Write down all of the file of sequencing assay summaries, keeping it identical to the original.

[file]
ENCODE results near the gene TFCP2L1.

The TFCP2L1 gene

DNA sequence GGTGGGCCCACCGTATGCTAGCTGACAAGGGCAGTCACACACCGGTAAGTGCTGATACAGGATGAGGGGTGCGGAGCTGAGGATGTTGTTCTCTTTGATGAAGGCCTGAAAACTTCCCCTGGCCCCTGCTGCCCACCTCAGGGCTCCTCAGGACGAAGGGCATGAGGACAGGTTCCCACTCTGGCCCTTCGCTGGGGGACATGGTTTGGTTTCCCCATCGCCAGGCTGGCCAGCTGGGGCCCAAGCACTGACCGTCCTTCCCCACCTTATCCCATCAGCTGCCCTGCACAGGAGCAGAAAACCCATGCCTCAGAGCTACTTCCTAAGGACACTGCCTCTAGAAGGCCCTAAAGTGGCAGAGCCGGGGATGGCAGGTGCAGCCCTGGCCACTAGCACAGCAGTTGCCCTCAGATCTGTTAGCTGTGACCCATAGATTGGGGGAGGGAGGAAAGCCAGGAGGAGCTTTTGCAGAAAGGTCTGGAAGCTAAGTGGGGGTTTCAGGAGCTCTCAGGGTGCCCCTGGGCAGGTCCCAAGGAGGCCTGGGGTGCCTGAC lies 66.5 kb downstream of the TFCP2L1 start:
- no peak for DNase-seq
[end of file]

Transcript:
ENCODE results near the gene TFCP2L1.

The TFCP2L1 gene

DNA sequence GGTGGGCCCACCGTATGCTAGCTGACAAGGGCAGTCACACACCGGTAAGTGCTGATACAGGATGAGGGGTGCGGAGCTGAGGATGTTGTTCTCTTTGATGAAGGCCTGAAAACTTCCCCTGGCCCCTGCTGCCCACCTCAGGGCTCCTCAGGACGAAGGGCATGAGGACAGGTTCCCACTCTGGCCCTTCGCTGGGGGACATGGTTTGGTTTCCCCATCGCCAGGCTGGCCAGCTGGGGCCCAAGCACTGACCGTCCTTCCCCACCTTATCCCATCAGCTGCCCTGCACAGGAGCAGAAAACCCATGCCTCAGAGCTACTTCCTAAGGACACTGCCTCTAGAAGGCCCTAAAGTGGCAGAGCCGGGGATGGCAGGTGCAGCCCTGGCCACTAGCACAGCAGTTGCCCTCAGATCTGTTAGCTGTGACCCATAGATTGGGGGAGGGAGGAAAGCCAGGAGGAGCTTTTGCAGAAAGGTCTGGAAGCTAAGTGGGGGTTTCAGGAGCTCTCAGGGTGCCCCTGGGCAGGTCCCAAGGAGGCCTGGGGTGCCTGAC lies 66.5 kb downstream of the TFCP2L1 start:
- no peak for DNase-seq